And it seems like everybody is freaking out. Republicans
. Even my fellow progressives, after months of using the inherently faulty strategy of, "I'm not even going to say his name because I don't want to give him any more attention than he's already getting," are finally beginning to understand how close this President Trump thing is to being a reality.
He's not Beetlejuice or The Candyman. He doesn't appear on your TV just because you say his name three times. He's already on your TV, especially now that he's the last Republican candidate standing.
But there is one group I bet is not freaking out about the idea of future President Trump, and who it is may surprise you. It's the Latinos living in Los Angeles who I hang out with and get to know on this Sunday's "United Shades of America."
And after filming the episode, I know one thing for sure: I screwed up. I only halfway paid attention in high school Spanish class, and it may be too late now to catch up, no matter how many levels of Rosetta Stone I order. But I'm going to try (and I owe my Spanish teacher an apology). Because as much as Donald Trump wants you to think that if you don't watch out, America is going to "turn" Latino, Latinos are here to tell you cheerfully: "Too late! It already did!" Or, more accurately, "Muy tarde! Ya paso!"
And it already was too late almost 200 years ago. This is because America has always been in large part Latino. If Donald Trump was to build that M. C. Escher-esque wall between the U.S. and Mexico based on the maps of those countries in 1821, well, that wall would be all the way up on the border between California and Oregon. That's right! Back then, California was Mexico, so if you think you are hearing a lot of Spanish in that state now, well, you have no idea how much Spanish you're not hearing there.
And here's another bit of breaking news. When Arnold Schwarzenegger was pronouncing it "Cal-LEE-fornia," he was right -- he just didn't realize he was accidentally speaking Spanish.
So despite the rhetoric of the right
that demonizes, criminalizes and attempts to demoralize and sometimes outright arch-villianize Latinos, every Latino person I met during this episode was very hopeful about their future, no matter how dire their circumstances in the present seemed to me. And not even just hopeful, but extremely joyful about their lives and futures.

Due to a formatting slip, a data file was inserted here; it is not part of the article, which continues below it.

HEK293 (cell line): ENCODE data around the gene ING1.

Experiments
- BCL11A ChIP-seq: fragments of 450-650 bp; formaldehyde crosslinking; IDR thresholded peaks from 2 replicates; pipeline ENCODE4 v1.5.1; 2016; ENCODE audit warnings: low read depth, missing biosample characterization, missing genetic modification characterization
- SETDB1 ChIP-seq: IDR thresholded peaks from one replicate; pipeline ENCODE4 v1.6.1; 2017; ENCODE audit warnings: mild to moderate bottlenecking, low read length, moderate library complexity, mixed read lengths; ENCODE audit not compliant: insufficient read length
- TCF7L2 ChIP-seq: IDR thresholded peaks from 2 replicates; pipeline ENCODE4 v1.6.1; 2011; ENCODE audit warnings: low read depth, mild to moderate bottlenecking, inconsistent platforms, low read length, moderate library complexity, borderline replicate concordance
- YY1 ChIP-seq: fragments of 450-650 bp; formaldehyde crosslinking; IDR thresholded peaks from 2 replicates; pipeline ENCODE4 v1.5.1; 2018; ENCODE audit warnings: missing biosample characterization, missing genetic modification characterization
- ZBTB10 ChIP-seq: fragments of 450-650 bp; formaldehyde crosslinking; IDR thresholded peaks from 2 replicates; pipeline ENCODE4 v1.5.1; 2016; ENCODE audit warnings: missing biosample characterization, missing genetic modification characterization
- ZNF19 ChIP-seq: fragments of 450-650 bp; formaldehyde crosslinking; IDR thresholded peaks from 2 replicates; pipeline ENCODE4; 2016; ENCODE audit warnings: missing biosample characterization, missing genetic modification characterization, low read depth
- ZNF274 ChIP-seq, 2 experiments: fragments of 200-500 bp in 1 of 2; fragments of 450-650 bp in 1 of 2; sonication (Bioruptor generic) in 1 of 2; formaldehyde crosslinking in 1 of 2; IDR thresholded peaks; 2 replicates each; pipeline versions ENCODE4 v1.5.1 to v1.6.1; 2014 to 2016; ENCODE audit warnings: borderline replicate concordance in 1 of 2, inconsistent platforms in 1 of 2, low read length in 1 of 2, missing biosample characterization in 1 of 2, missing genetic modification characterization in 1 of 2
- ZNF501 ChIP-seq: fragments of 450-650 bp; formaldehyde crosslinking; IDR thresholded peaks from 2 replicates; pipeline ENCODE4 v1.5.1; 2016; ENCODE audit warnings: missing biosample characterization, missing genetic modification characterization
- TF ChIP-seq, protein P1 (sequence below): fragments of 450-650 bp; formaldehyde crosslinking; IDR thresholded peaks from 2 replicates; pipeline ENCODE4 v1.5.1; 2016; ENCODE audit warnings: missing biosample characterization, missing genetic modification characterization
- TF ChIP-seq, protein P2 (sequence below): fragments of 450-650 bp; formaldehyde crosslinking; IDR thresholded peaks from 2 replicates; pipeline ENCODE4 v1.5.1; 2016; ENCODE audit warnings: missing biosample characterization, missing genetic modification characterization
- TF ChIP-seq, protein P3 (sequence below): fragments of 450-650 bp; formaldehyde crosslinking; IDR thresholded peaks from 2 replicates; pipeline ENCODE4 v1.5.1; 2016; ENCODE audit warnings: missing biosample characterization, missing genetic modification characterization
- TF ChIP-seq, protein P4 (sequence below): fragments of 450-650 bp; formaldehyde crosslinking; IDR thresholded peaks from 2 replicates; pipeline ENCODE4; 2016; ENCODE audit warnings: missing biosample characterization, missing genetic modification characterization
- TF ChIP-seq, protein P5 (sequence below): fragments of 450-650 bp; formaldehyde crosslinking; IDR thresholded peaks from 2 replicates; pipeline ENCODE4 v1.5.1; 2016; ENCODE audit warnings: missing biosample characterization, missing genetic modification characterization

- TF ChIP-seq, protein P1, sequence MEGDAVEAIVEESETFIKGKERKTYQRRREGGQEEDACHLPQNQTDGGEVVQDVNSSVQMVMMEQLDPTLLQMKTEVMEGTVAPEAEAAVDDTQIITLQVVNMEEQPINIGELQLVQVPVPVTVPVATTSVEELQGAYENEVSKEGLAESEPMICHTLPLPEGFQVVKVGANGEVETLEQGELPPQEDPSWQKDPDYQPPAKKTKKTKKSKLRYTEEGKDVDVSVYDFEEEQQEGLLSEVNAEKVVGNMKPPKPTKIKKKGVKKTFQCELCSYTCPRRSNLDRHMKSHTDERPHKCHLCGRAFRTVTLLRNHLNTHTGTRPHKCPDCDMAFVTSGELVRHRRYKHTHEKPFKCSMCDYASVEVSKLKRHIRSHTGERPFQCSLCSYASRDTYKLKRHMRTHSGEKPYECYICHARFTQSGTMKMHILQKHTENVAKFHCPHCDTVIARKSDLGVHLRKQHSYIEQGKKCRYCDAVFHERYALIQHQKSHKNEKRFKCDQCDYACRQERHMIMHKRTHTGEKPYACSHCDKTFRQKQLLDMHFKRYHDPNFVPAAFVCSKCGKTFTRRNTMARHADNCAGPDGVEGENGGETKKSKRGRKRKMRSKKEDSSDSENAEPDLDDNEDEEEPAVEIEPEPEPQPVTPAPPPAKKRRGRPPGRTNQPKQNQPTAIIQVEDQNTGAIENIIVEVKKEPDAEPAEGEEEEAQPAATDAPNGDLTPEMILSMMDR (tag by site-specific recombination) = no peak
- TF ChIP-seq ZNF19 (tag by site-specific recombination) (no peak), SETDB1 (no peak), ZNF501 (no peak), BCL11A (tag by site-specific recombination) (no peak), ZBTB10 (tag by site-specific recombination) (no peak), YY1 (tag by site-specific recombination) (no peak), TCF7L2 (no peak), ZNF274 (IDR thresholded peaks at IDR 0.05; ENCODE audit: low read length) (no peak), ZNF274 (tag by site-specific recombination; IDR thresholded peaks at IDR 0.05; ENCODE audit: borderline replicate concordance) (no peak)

That is a trait I recognize from people in my own community. No matter how much we have to fight and struggle to better ourselves and our circumstances, we know "we gon' be alright" (to quote the prophet, Kendrick Lamar). I guess I was surprised by this common feeling, because I met people in Los Angeles whose lives seemed so much harder than anything I could have imagined experiencing in my own life.
As I point out in the episode, many members of Latino communities are wary of speaking on camera, because they are or someone they are close to is undocumented. But I met a Latino family who, like many Latino families in this country, has mixed status. This means some family members are U.S. citizens and some are not. And this family not only very generously opened up their home to me for dinner, but they were also happy to tell their story on camera and use their real names.
So much for hiding in the shadows. Unlike her younger brothers, the oldest daughter, Maria, was not a U.S. citizen. But like most high school seniors, she was way more focused on getting into college (preferably one as far away from home as possible) than she was scared of "La Migra" (The U.S. Immigration and Customs Enforcement) coming to get her and her family.
I also talked with the band Las Cafeteras
; Carlos Portugal, the co-creator and director of Hulu's popular series "East Los High
" (which has one of the first all-Latino, English-speaking casts in history); Los Angeles City Councilmember Gil Cedillo
; graphic artist Ernesto Yerena Montejano
; guests at a quinceañera and people in the streets of the predominantly (for now -- one guy asked me if I was there to "gentrify his neighborhood") Latino neighborhoods of East LA and Boyle Heights. And some version of two major themes about what it means to be Latino in America came out of every conversation.
The first: how important it is that they never forget their history and culture -- and that one way to do that is to remix their traditions with the current day so they will grow into the future. The second: no matter what people do or say to try to keep them out of this country, they ain't going nowhere. Because they are this country.
Again, I was shocked by their attitude. When you watch the news, you can get the impression that Latino Americans are somehow skulking, fearful at every turn of the nation's scorn and the country's capriciousness around that whole classic American idea of "Give me your tired, your poor, your huddled masses yearning to breathe free."
But that's not the case. Latinos are here, they've been here, and they also know that backup is on the way. According to the U.S. Census
, the Latino population is going to more than double what it is today by the year 2060. And that is certain to make Donald Trump, and the people who like Donald Trump, "se van a volver locos!"
That means "freak out."
Thanks to @luchando1970 on Twitter
for the Spanish help. I hope my efforts here to make up for lost time in Spanish class -- and the stories you can watch this Sunday -- drive home the main point: Being American is more about the person than their paperwork. Now, I'm off to buy some Rosetta Stone.